Learning English, though, can come at a cost. Saudi Gazette reports that some Saudi parents are discovering that their well-intended efforts to teach their children English are leaving their children weak in Arabic. The article focuses on elementary school students, but I’ve seen it as well among Saudis who have taken university degrees abroad as well. It’s not that the older student loses fluency in their native language. Instead, it’s that they learn the terms of particular concepts – political, economic, scientific – in English, as one would expect from a university student studying in English. But they don’t learn those terms in Arabic as their counterparts in Saudi universities do.
Abdulla Rasheed | 4.12.12
The flow of traffic into Saudi Arabia through the Al Ghuwaifat border is back to normal — ending a nightmare for truck drivers who were stuck in a 14km queue at one point. “The traffic flow was restored last Saturday. Some new Saudi border administrative procedures caused the delay, especially staff holidays,” Lieutenant-General Nasser Al Menhali, director-general at the General Directorate of Residency and Foreigners Affairs, told Gulf News.
Saudi King Demands Grand Mosque Work Done By July: CONSTRUCTION WEEK ONLINE
KSA’s King Abdullah has instructed authorities to make sure demolition work needed to expand the Grand Mosque in central Makkah is carried out before Ramadan so that disruption to worshippers is kept to a minimum. The new Haram expansion project will cover an area of 356,000m2, one and a half times bigger than the current area – but requires demolition work before the new Haram can be constructed. Around 20% of the demolition work is complete – and the King has ordered that the work be finished in time for Ramadan, which begins mid-July.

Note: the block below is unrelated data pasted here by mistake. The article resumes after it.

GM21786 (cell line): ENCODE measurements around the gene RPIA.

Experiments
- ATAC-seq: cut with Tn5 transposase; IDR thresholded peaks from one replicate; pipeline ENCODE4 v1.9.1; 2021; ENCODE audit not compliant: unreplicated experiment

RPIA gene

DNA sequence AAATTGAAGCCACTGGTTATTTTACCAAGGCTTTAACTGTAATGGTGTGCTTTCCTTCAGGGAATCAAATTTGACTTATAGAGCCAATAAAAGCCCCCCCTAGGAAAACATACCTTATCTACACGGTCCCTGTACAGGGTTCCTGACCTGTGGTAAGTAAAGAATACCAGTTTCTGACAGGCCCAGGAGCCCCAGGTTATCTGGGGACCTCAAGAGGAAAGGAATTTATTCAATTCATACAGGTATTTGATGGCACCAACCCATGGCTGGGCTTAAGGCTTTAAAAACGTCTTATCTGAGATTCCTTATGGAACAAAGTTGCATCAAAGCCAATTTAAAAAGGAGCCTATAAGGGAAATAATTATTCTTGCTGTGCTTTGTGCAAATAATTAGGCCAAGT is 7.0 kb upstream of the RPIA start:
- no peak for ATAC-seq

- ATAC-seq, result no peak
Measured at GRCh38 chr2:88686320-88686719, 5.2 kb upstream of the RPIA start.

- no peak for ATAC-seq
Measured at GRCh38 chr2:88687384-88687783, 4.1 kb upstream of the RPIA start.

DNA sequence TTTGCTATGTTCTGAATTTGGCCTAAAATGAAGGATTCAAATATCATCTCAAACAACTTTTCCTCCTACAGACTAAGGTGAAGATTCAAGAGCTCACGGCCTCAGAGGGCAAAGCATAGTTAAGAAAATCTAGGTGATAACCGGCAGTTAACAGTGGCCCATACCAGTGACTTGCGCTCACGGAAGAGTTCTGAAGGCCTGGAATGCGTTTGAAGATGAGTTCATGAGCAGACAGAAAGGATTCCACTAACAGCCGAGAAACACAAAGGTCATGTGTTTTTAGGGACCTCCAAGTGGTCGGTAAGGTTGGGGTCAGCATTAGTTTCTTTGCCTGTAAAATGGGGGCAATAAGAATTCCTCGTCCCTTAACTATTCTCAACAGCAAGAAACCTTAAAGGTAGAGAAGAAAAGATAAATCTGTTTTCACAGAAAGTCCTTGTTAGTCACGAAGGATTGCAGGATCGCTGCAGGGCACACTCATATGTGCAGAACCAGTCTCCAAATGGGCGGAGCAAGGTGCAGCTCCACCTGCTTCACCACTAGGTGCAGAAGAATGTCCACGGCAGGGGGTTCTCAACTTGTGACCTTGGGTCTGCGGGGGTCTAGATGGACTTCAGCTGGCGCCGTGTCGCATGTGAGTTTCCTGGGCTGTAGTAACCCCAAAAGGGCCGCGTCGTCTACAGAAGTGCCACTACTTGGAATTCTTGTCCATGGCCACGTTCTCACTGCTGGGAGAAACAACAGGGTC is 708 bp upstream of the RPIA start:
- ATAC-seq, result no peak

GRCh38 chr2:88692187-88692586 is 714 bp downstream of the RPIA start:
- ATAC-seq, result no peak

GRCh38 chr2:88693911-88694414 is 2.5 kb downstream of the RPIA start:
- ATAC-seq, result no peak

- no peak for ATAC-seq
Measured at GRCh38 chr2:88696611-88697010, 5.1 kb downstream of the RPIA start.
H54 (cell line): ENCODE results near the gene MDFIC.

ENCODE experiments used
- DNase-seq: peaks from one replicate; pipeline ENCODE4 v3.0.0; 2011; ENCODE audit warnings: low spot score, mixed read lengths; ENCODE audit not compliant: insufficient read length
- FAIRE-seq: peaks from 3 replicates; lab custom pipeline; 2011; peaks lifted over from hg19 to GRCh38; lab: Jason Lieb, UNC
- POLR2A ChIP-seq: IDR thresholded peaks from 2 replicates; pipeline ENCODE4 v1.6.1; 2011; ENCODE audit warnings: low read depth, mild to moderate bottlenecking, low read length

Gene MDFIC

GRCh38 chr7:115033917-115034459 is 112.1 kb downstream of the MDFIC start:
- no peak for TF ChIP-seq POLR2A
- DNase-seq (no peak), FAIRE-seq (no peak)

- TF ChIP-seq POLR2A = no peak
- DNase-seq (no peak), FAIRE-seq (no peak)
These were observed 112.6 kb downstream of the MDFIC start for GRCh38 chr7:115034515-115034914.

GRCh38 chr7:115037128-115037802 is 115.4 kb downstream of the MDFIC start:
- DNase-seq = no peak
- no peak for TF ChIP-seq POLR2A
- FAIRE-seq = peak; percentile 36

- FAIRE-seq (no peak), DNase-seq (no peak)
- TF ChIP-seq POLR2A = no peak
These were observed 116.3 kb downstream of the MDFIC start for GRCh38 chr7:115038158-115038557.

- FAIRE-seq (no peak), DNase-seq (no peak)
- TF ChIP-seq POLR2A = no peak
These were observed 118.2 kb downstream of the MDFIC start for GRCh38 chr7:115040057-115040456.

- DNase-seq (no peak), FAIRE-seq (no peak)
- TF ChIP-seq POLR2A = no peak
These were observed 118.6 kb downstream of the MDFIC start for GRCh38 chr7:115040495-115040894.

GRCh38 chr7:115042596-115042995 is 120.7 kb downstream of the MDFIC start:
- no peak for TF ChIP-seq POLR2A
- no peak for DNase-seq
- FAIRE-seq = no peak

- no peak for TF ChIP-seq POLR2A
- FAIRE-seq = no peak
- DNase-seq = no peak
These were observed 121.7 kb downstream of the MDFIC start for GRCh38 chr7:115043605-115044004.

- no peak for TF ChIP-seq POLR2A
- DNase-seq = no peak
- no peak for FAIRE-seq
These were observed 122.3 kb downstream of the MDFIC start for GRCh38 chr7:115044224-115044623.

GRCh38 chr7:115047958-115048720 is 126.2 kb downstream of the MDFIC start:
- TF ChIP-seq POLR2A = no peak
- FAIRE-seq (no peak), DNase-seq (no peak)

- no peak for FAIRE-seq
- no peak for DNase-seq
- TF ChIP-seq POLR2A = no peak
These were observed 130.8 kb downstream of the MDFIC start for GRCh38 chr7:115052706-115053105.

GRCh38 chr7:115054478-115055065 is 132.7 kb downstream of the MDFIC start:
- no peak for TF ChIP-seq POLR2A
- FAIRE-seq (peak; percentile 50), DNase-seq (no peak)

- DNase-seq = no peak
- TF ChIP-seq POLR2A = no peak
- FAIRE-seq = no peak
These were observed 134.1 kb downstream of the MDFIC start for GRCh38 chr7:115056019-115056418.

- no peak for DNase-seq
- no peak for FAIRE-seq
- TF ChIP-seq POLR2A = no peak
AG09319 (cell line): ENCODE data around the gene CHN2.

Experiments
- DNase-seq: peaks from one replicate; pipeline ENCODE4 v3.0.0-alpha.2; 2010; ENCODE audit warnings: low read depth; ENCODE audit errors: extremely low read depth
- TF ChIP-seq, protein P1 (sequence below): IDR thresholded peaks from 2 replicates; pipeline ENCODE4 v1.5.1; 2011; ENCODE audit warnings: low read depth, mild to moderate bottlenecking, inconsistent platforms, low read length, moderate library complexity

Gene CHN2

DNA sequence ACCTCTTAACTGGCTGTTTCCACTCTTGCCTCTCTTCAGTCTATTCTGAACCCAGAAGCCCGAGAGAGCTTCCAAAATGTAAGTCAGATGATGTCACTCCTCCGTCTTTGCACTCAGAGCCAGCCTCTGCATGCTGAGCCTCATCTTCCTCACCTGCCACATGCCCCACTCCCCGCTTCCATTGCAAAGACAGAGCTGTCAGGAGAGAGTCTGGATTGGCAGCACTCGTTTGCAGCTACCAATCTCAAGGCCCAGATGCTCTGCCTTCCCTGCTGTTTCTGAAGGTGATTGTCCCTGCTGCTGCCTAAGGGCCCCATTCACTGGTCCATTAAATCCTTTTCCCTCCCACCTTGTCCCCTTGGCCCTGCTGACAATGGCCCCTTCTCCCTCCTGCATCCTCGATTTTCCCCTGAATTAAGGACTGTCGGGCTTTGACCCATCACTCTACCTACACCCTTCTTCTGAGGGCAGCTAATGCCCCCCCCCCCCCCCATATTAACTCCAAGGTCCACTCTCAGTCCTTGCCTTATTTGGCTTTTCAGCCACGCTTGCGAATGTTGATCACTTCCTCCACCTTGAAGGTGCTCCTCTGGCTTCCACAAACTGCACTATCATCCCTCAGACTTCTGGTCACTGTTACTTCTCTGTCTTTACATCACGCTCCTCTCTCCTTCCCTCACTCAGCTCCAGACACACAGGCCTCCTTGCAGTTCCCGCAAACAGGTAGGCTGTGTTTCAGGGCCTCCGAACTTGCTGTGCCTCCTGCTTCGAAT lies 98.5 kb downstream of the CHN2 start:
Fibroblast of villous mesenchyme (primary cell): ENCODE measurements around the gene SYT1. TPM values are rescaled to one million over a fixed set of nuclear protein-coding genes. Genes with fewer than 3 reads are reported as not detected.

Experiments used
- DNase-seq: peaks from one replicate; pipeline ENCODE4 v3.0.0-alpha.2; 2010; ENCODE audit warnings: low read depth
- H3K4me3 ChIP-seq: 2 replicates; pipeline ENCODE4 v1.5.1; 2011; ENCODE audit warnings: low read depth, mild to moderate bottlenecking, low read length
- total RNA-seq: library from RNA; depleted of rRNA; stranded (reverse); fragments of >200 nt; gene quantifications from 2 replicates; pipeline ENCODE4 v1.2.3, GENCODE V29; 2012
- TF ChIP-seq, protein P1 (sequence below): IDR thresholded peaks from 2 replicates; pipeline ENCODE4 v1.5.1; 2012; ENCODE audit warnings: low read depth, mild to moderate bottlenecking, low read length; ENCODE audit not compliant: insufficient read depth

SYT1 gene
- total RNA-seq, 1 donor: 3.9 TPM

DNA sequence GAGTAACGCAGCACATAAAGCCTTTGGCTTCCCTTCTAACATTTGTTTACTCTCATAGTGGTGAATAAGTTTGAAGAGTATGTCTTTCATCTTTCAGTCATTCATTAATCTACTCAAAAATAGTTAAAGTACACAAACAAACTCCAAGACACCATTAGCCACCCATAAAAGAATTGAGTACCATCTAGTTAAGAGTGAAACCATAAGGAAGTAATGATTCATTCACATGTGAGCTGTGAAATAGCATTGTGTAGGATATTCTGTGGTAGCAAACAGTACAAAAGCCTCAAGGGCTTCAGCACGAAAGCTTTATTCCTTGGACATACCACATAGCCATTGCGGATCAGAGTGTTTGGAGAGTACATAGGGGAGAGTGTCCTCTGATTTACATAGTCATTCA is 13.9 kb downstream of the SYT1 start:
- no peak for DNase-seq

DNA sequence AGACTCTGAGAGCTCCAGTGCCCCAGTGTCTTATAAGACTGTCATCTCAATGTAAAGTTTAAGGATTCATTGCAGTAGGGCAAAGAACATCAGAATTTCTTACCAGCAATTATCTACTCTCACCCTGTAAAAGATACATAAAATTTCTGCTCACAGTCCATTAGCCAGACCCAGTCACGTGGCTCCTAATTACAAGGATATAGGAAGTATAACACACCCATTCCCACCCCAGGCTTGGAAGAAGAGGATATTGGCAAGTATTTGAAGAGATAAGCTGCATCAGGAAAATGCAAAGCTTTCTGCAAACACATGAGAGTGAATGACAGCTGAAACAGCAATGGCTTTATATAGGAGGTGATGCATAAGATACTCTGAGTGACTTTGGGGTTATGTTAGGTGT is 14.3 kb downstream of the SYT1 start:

Radical Saudi Cleric Jailed 5 Years For ‘Incitement’: GOOGLE NEWS
AFP | 4.12.12
A Saudi court sentenced a radical cleric who fiercely supports the segregation of the sexes to five years in prison on Wednesday for “incitement” against the kingdom’s rulers, media reported. Yussef al-Ahmad was also sentenced to a five-year travel ban and fined 100,000 Saudi riyals ($26,600/20,235 euros) said aleqt.com, the website of Al-Eqtesadiya daily.
Kafala Program approved 317 funding guarantees for small and medium enterprises (SMEs) in the first quarter of 2012 compared to 222 guarantees same period last year, an increase of 43 percent. Value of the guarantees totaled SR179.7 million compared to SR82.5 million, an increase of 118 percent. Kafala Program is an agreement between the Ministry of Finance, represented by the Saudi Industrial Development Fund (SIDF) and Saudi banks, which aims to promote financing to SME firms within the Kingdom of Saudi Arabia.